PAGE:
January 4, 2019 9:13am
Legislation would help Kentucky women in the workforce
Today, we live in a world where businesses need every person who can work participating in the labor force. As employers, we must do what is necessary to attract and retain employees, and sometimes that means working around their personal situations, particularly pregnancies.
Federal laws like the Family and Medical Leave Act and the Pregnancy Discrimination Act have long been on the books but provide little or mixed guidance on what is actually allowed or required in the workplace. This is particularly true for the 58 percent of women in Kentucky’s labor force who are of childbearing age.
State Sen. Alice Forgy Kerr, R-Lexington, has pre-filed a 2019 bill seeking to clarify the proper procedures for making reasonable workplace accommodations for workers experiencing pregnancy, childbirth or related medical conditions. Defining “reasonable accommodation” for pregnant and new mothers will provide clarity to both human resources departments and workers, thereby reducing the potential for litigation.
Most large company HR departments long ago enacted policies to retain their valuable female employees through their pregnancies, but many small-to-midsize businesses are forced to navigate complex circumstances like childbirth without the aid of a robust HR department or in-house counsel.
Employers must wade through a web of federal laws and court decisions to figure out what their obligations are when it comes to appropriately accommodating pregnant workers and new mothers. In 2019, GLI will be aiding in these efforts to clearly and concisely define what constitutes “reasonable accommodations” and when an employer is and is not obligated to provide them.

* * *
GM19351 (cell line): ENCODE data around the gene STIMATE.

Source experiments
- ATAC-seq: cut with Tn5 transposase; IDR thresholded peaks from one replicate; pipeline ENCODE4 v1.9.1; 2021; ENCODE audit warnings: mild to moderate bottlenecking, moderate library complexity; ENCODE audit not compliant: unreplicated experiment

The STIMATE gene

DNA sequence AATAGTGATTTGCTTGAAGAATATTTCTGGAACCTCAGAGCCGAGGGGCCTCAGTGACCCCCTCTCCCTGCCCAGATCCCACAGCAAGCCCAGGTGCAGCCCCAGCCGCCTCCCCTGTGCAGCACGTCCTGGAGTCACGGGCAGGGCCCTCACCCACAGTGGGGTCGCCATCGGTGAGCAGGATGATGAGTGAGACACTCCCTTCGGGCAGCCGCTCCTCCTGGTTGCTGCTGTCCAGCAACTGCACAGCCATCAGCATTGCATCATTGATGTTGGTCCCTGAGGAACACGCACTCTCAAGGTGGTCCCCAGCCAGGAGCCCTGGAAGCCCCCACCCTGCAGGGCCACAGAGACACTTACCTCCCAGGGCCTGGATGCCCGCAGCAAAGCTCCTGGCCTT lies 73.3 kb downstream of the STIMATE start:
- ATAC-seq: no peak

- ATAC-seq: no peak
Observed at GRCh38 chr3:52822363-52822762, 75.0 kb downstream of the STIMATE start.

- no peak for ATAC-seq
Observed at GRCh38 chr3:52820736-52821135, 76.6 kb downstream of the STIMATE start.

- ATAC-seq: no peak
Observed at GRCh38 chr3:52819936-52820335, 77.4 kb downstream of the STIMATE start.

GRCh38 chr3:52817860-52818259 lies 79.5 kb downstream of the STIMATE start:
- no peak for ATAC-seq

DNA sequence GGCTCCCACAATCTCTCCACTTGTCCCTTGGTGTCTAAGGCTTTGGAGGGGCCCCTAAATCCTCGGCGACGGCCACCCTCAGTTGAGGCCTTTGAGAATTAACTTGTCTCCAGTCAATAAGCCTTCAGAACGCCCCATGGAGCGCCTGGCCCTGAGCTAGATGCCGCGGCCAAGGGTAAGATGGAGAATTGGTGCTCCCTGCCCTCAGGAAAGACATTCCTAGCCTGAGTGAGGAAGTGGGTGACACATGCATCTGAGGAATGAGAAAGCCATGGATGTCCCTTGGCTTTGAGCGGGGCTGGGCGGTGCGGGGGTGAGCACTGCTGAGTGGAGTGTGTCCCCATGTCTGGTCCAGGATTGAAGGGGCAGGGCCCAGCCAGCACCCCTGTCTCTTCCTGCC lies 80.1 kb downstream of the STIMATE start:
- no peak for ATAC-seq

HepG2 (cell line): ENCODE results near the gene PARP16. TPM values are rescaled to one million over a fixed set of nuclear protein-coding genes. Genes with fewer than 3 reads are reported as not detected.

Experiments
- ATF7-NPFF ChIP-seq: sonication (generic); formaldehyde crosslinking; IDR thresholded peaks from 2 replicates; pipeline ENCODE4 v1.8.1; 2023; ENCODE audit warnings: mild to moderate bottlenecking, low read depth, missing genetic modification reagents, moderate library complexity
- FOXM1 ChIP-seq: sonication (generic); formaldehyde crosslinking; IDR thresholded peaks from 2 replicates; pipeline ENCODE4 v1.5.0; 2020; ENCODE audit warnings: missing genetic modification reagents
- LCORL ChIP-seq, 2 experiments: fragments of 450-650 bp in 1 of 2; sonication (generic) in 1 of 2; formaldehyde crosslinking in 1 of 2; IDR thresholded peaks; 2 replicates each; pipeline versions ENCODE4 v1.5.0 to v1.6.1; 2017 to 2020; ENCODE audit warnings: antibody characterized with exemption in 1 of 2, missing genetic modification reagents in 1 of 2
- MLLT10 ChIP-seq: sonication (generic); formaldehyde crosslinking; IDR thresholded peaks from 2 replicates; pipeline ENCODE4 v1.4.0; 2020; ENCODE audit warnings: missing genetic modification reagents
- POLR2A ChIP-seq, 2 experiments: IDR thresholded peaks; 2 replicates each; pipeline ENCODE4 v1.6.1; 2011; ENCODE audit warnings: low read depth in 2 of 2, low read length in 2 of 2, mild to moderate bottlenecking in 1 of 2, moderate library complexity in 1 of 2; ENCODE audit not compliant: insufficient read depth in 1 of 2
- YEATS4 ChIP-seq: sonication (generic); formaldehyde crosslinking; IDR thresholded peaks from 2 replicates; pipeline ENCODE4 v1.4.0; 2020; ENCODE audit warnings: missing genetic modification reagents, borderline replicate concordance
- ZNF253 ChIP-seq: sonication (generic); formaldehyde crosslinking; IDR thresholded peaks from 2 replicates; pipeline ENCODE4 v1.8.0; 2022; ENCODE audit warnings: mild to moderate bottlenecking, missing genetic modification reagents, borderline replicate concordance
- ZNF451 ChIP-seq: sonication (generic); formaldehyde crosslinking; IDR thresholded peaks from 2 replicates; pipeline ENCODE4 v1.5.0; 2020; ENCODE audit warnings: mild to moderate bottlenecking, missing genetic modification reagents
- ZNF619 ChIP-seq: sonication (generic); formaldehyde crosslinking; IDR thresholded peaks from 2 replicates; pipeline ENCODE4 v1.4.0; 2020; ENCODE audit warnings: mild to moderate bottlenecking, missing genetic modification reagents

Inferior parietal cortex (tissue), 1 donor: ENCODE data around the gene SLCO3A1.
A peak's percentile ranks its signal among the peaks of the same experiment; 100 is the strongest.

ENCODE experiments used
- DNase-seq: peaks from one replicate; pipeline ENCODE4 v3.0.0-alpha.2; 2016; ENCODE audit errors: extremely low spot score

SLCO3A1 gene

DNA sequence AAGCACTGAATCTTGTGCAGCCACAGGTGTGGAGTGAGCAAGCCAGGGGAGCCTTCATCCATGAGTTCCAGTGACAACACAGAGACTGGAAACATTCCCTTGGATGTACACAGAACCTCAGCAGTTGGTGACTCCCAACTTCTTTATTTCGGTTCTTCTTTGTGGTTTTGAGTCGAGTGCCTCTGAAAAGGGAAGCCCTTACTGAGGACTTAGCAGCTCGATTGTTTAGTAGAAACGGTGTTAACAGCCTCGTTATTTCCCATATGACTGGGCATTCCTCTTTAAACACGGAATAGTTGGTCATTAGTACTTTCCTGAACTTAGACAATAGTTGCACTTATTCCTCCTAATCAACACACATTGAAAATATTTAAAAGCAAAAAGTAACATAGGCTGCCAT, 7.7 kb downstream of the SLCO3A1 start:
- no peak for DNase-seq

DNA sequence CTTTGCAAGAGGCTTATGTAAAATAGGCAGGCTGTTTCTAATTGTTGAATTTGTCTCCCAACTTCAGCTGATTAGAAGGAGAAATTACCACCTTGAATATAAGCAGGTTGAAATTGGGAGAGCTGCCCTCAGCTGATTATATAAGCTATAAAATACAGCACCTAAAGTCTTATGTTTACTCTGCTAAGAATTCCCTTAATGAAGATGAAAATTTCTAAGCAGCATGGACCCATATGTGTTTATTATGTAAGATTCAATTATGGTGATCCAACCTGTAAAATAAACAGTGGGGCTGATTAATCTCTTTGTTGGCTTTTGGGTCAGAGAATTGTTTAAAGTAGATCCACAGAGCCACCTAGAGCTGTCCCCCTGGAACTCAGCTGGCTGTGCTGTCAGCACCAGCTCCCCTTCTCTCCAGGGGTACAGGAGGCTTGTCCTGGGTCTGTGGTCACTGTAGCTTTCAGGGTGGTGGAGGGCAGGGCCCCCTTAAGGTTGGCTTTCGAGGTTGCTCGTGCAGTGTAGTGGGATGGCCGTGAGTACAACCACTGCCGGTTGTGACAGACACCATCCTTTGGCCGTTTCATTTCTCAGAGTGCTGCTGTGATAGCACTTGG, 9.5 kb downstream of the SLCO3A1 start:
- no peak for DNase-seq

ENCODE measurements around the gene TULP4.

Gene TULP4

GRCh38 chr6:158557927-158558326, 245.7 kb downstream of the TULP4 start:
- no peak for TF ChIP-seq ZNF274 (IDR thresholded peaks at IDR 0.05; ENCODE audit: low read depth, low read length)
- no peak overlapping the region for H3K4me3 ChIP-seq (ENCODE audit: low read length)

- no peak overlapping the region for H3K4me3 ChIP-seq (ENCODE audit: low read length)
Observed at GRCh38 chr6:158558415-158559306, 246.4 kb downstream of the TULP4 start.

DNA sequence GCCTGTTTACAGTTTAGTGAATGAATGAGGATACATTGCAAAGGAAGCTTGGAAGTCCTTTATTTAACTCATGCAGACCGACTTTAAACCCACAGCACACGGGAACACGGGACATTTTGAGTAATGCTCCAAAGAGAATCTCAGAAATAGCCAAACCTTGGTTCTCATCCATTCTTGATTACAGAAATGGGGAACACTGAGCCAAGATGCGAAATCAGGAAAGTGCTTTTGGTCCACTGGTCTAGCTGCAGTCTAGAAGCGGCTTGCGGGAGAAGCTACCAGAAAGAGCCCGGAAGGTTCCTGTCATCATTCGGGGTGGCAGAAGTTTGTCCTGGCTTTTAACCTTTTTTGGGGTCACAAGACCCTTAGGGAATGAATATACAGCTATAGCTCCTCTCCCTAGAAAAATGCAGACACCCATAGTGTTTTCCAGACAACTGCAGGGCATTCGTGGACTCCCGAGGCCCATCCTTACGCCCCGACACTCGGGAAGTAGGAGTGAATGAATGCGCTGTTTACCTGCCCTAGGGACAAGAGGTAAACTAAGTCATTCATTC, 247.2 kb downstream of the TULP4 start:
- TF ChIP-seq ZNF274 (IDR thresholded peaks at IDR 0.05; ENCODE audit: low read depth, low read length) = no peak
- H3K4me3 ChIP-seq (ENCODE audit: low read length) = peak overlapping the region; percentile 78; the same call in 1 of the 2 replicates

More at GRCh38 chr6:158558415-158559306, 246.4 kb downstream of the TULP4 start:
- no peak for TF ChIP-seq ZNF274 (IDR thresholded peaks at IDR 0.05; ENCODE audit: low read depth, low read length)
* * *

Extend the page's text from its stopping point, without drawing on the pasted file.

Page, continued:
Beyond clarifying the rules, this legislation will help boost Kentucky’s female workforce participation rate, which ranks 44th in the nation. One contributor to this abysmal statistic is mothers or soon-to-be mothers quit their jobs due to a lack of reasonable workplace accommodations.
We can address such situations by clearly laying the groundwork for an informed employer-led dialogue on how these employees can continue working safely and productively throughout the course of a pregnancy and afterward.
Kerr’s legislative proposal also results in important health and safety benefits and should cut down on hiring and retraining costs for employers. Survey data shows that these sorts of policies have led to increased talent attraction and retention, improved productivity, and reduced absenteeism.
There’s a clear bottom line here: Kerr’s bill to support pregnant workers and new mothers is pro-business, pro-workforce legislation that will be good for our state’s economy.
Employers and pro-growth legislators across the state will need to rally together in the 2019 session to get this one done.
— Kent Oyler is president and CEO of Greater Louisville Inc., the city’s chamber of commerce.